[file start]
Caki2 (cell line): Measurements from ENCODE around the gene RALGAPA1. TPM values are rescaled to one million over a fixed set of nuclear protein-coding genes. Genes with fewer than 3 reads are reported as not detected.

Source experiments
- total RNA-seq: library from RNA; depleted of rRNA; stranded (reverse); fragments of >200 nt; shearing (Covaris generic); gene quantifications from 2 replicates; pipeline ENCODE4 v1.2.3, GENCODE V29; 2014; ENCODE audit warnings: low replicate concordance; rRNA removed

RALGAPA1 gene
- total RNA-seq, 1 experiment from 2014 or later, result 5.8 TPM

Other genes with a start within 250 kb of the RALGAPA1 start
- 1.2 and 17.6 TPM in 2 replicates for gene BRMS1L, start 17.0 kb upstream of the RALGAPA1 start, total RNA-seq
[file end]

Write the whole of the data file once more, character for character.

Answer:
Caki2 (cell line): Measurements from ENCODE around the gene RALGAPA1. TPM values are rescaled to one million over a fixed set of nuclear protein-coding genes. Genes with fewer than 3 reads are reported as not detected.

Source experiments
- total RNA-seq: library from RNA; depleted of rRNA; stranded (reverse); fragments of >200 nt; shearing (Covaris generic); gene quantifications from 2 replicates; pipeline ENCODE4 v1.2.3, GENCODE V29; 2014; ENCODE audit warnings: low replicate concordance; rRNA removed

RALGAPA1 gene
- total RNA-seq, 1 experiment from 2014 or later, result 5.8 TPM

Other genes with a start within 250 kb of the RALGAPA1 start
- 1.2 and 17.6 TPM in 2 replicates for gene BRMS1L, start 17.0 kb upstream of the RALGAPA1 start, total RNA-seq